Segregation reigns in wake of war
Every morning, instead of going to their local primary in Kravica, a group of Bosnian Muslim children wait at a bus stop to travel to the village of Konjevic Polje. As they descend through a densely forested valley, they pass Bosnian Serb children making the same journey in the opposite direction.
The buses pass a bullet-pocked building where men and boys were kept after being separated from their families during the 1995 Srebrenica massacre, and the site of a mass grave.
Fifteen years after the end of the war, most children in Bosnia attend mono-ethnic schools like these or "two schools under one roof", where students have lessons in shifts or occupy separate floors. It's a far cry from school life before the war when Serb, Croat and Bosniak (Bosnian Muslim) children mixed freely.
The majority of textbooks featuring hate speeches have been withdrawn. But without a national curriculum, the likelihood of children being exposed to one subjective version of the past remains strong.
Part of the problem lies in the way in which power was divided among the different layers of government after the war, with control over education given to 12 different ministries. This has allowed for what Genc Goranci, co-ordinator of the Nansen Dialogue Centre in Sarajevo, refers to as "the project" - a calculated attempt by nationalist politicians to use education to entrench ethnic and religious nationalist sentiment.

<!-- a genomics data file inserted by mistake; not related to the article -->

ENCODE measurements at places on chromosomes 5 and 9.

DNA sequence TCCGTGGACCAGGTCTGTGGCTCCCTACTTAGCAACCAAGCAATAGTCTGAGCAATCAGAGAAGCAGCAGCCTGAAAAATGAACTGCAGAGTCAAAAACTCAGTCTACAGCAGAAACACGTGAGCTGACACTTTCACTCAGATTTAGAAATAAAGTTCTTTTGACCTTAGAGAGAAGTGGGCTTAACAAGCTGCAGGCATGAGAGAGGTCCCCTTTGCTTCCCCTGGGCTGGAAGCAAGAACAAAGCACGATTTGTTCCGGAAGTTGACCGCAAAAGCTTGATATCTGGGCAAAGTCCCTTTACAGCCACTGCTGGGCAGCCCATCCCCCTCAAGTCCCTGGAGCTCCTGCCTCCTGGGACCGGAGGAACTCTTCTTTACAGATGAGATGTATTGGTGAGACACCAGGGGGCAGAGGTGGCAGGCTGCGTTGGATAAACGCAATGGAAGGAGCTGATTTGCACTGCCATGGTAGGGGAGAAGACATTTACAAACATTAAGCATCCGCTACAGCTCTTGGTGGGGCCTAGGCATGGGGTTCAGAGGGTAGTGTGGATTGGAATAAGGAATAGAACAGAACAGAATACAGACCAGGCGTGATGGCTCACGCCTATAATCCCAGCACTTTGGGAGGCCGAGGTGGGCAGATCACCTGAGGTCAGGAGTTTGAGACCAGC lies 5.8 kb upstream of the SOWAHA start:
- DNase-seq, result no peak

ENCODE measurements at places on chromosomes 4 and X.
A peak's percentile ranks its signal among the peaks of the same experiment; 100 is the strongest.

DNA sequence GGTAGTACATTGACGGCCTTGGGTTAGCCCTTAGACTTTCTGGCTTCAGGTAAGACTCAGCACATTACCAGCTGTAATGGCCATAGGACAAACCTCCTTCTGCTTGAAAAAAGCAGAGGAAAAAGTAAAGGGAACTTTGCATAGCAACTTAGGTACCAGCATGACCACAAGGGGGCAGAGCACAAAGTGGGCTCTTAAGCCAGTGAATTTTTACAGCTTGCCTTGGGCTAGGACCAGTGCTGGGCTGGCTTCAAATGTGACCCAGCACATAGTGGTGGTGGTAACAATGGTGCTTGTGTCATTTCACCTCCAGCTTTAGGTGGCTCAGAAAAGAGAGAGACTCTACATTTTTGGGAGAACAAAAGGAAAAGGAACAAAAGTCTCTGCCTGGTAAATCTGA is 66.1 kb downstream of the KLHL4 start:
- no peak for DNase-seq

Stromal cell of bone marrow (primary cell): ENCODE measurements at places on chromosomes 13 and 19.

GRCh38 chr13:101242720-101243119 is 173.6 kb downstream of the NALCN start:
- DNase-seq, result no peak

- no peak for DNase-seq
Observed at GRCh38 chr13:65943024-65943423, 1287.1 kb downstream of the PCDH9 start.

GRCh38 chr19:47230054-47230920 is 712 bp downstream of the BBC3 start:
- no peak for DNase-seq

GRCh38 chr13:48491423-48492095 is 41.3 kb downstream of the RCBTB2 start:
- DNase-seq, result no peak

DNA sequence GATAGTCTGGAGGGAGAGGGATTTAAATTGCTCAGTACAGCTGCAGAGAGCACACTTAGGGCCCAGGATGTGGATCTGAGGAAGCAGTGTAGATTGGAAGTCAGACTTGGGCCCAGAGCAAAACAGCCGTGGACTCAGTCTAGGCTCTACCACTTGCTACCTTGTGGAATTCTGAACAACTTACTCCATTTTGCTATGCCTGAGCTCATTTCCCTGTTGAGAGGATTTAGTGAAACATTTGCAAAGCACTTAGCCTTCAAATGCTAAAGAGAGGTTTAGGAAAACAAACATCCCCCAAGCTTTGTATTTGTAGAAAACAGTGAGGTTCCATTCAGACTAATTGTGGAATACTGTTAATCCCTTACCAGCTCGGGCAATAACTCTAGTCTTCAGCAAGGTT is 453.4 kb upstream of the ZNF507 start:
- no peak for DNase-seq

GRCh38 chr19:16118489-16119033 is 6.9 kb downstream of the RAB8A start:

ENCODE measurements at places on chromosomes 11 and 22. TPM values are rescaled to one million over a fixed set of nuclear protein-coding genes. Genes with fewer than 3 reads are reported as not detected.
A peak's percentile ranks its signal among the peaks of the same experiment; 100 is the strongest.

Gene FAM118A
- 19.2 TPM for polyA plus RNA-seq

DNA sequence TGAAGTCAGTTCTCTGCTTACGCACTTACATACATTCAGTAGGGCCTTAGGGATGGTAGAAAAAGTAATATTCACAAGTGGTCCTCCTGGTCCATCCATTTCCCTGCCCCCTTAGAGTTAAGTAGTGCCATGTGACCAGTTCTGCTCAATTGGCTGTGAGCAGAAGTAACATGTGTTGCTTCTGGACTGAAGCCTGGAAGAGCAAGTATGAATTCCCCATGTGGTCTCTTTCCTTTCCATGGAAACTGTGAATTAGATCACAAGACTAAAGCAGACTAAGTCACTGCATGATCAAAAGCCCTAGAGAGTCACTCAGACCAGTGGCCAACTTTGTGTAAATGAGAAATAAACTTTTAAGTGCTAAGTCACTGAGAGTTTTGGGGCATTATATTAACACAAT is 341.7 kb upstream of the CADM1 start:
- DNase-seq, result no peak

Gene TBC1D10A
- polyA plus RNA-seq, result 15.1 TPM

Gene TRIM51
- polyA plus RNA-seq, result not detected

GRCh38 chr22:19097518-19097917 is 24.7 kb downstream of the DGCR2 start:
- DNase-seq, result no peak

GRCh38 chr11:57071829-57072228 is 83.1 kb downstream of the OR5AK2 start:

Jago Musa, the man responsible for the Croatian curriculum in the canton of Mostar, prefers not to use the word "segregation" as he feels "this implies it is negative". He argues that an education system is needed "which reflects the cultural and linguistic differences of young people in Bosnia and Herzegovina".
However, for Mela Zukevic, a Croat graduate, such views are misguided and offensive. "When I was at school before the war, I didn't know whether my friends were Serb, Croat or Bosniak or whether they were Muslim, Catholic or Orthodox. There were no cultural differences."
The United World College (UWC) is a hefty yellow building in Mostar's divided city. It is one of 13 set up around the world, including Wales, to "make education a force to unite people".
During the war it was occupied by the Croat army, but since 2006, Serb, Croat and Bosniak students have studied alongside international students. It tries to provide them with a balanced history of the 1992-95 war, with what its head Paul Regan calls a focus on "multiperspectivity".
It is also home to the Mostar Gymnasium, one of "two schools under one roof", where students are separated for most subjects on ethnic lines but link up for science teaching, student council meetings and sport.
Back in Kravica and Konjevic Polje, a group of parents are working to overcome segregation in a different way. As part of the Nansen Dialogue project (nominated for the Nobel Peace Prize this year), Serb and Bosniak parents meet regularly. They have renovated war-damaged parts of the schools and have set up a weekly computer club where all students work together. One of the parents is Niaz Osmanic, a survivor of the massacre. Some in the community aren't happy about the project. But, as he says, ending segregation "is the only solution for our children's future".